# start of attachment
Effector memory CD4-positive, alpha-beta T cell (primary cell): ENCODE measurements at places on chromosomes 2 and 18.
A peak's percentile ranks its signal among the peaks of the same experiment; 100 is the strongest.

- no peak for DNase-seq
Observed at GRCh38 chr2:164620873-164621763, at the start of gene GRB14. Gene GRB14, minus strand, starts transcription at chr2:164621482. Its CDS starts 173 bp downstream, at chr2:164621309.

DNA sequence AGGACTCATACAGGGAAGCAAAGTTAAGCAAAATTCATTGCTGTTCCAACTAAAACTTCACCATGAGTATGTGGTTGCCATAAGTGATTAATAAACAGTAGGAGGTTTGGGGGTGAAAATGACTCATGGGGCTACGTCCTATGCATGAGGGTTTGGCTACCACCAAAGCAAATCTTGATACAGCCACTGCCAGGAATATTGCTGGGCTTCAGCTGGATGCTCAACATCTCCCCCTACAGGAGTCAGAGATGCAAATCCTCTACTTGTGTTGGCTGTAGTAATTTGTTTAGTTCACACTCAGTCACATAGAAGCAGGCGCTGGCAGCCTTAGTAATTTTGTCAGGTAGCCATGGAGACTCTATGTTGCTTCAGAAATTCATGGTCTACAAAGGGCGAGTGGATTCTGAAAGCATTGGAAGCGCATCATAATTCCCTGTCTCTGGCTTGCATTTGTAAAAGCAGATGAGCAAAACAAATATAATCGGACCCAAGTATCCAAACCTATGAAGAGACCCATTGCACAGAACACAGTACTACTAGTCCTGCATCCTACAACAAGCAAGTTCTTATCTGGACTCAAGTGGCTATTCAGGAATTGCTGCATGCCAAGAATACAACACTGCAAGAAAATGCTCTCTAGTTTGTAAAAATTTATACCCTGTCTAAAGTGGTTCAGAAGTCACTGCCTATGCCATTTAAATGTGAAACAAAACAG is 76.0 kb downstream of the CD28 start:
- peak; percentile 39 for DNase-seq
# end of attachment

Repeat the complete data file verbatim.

Effector memory CD4-positive, alpha-beta T cell (primary cell): ENCODE measurements at places on chromosomes 2 and 18.
A peak's percentile ranks its signal among the peaks of the same experiment; 100 is the strongest.

- no peak for DNase-seq
Observed at GRCh38 chr2:164620873-164621763, at the start of gene GRB14. Gene GRB14, minus strand, starts transcription at chr2:164621482. Its CDS starts 173 bp downstream, at chr2:164621309.

DNA sequence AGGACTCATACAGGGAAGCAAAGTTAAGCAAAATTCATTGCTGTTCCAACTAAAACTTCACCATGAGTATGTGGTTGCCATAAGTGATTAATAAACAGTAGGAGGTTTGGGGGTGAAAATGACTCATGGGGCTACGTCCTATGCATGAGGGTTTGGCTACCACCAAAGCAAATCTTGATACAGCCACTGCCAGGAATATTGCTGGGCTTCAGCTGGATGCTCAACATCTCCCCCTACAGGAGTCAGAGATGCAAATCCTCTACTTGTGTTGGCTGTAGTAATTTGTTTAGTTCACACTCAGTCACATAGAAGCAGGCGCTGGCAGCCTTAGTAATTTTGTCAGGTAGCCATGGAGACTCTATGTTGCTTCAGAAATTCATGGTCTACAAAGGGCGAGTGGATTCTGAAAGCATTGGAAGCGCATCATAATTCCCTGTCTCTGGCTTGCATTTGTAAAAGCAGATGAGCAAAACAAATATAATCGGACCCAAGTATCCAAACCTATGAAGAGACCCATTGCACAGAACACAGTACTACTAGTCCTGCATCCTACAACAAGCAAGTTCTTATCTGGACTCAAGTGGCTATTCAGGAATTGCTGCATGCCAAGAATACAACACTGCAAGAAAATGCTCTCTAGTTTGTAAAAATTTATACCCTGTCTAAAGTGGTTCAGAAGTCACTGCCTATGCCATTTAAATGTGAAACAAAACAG is 76.0 kb downstream of the CD28 start:
- peak; percentile 39 for DNase-seq